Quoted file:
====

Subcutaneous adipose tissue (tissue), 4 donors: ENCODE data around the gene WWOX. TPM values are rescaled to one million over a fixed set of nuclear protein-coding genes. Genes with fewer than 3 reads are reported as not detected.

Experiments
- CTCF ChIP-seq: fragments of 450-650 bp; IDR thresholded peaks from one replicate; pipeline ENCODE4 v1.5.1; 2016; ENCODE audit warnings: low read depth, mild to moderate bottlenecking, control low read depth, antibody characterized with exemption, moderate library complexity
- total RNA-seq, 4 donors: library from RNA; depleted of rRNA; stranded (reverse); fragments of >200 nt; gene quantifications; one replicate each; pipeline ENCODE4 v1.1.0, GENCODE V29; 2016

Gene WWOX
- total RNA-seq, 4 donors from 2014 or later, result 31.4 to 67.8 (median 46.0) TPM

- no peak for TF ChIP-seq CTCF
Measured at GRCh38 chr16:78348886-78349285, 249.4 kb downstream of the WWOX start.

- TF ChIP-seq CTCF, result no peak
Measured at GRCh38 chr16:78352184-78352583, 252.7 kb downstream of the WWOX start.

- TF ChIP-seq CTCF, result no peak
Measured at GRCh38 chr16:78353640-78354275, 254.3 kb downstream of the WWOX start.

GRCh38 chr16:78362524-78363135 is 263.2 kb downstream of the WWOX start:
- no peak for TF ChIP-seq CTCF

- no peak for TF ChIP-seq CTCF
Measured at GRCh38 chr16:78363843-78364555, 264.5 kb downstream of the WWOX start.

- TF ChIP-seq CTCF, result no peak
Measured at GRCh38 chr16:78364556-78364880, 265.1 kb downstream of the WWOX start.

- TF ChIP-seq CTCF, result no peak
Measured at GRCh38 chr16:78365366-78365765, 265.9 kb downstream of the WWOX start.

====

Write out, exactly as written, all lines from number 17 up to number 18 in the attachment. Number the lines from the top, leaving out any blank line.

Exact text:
- TF ChIP-seq CTCF, result no peak
Measured at GRCh38 chr16:78364556-78364880, 265.1 kb downstream of the WWOX start.